The men on the craft, understandably, were less happy, and this violent method of launching was soon abandoned.
During the Normandy landings, craft from both Daffodil and Princess Iris rolled less forcibly off the stern-chutes to land troops on the beaches.
HMS Daffodil might have been a rust-bucket by now but she performed well on D-Day. She eventually struck a mine just north of Dieppe at 11pm on 17 March, 1945, and she and nine of her small crew were lost when she finally sank at 5am.
Only Princess Iris survived the war. She became TF1 again, then, as a civilian in 1946, was renamed Essex Ferry, carrying out three return trips a week.
HOW TO FIND IT: The GPS co-ordinates are 50 02.514N, 001 04.240E (degrees, minutes and decimals). The wreck lies to the east of an east cardinal buoy marked “Daffodil”, with the bow pointing to the south-east.
TIDES: On neap tides, slack water begins approximately 1 hour before and 5 hours after high-water Dover. Bear in mind that French clocks are an hour ahead of the UK.
DIVING & AIR: John Liddiard was a guest of French club visit GCOB Plongée. Alternatively, UK boats operating from Eastbourne, Brighton and Littlehampton have conducted multi-day cross-Channel trips, either taking divers with them or meeting them in Dieppe.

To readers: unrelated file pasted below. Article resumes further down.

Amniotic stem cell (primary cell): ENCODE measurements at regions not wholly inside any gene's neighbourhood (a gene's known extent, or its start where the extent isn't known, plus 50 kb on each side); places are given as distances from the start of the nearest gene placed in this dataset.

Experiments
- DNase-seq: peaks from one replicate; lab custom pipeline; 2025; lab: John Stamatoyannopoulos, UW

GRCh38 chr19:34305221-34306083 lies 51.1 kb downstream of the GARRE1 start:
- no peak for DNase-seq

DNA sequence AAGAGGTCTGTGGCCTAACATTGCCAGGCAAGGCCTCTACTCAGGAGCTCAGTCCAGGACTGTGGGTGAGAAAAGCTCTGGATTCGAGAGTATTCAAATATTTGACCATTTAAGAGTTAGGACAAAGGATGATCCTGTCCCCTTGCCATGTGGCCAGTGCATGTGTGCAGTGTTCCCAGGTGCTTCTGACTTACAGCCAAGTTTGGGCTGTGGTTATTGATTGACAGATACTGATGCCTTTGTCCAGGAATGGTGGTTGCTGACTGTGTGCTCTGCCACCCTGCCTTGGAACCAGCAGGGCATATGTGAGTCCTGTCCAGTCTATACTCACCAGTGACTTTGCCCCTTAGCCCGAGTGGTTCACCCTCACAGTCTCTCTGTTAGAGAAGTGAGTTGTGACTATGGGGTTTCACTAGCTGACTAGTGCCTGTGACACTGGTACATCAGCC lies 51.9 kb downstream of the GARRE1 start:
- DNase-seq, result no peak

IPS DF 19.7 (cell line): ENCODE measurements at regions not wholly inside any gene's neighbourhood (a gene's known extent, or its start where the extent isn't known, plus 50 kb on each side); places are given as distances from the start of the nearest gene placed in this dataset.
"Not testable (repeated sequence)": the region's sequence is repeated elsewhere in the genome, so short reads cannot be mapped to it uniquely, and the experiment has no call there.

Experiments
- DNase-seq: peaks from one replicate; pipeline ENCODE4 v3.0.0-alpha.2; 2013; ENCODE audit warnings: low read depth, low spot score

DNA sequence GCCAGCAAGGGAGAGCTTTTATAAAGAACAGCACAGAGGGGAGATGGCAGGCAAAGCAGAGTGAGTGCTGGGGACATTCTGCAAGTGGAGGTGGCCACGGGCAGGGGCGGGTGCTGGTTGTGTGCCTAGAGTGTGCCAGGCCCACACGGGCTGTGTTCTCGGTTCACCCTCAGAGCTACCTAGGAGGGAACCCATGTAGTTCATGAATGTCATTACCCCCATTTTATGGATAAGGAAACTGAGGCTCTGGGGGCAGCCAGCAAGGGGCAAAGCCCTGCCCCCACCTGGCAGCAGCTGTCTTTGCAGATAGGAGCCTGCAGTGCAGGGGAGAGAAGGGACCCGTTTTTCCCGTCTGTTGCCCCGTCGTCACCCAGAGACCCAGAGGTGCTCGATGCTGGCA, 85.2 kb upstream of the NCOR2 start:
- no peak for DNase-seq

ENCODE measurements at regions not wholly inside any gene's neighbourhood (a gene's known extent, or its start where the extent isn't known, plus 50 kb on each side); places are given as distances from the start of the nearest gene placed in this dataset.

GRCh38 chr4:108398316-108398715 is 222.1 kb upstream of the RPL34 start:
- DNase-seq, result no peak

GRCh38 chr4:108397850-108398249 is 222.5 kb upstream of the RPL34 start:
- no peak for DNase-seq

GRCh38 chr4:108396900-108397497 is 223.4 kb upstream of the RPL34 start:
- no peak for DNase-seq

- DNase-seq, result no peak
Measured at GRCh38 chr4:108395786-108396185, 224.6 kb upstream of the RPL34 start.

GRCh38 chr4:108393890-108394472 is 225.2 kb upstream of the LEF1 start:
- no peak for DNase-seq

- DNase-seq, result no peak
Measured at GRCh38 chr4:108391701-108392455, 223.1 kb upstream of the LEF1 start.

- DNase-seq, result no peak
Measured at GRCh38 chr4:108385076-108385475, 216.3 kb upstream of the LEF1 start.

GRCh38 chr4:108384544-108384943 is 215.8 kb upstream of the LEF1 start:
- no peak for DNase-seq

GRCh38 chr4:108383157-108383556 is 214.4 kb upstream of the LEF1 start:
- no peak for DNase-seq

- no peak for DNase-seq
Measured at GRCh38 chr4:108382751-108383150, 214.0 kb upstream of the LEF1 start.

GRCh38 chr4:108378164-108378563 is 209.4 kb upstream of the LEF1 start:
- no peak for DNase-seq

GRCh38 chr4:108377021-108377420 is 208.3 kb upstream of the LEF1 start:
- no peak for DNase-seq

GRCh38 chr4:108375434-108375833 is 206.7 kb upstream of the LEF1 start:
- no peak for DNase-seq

LAUNCHING Slips are available in Dieppe, but first make sure that your boat and boat-handlers are fully licensed with the French authorities.
QUALIFICATIONS: At low-water slack, most of the wreck is accessible to PADI Open Water or BSAC Ocean Divers.
FURTHER INFORMATION: Admiralty Chart 2451, Newhaven to Dover. Admiralty Chart 2147, Approaches to Dieppe.
PROS: A unique wreck with train-set and guns.
CONS: French diving regulations are much more stringent than those at home.
Thanks to Alan Waite, Jean-Luc Lemaire, Denis, Dominique, Raymond and many members of Rouen GCOB Plongée.
Appeared in DIVER September 2011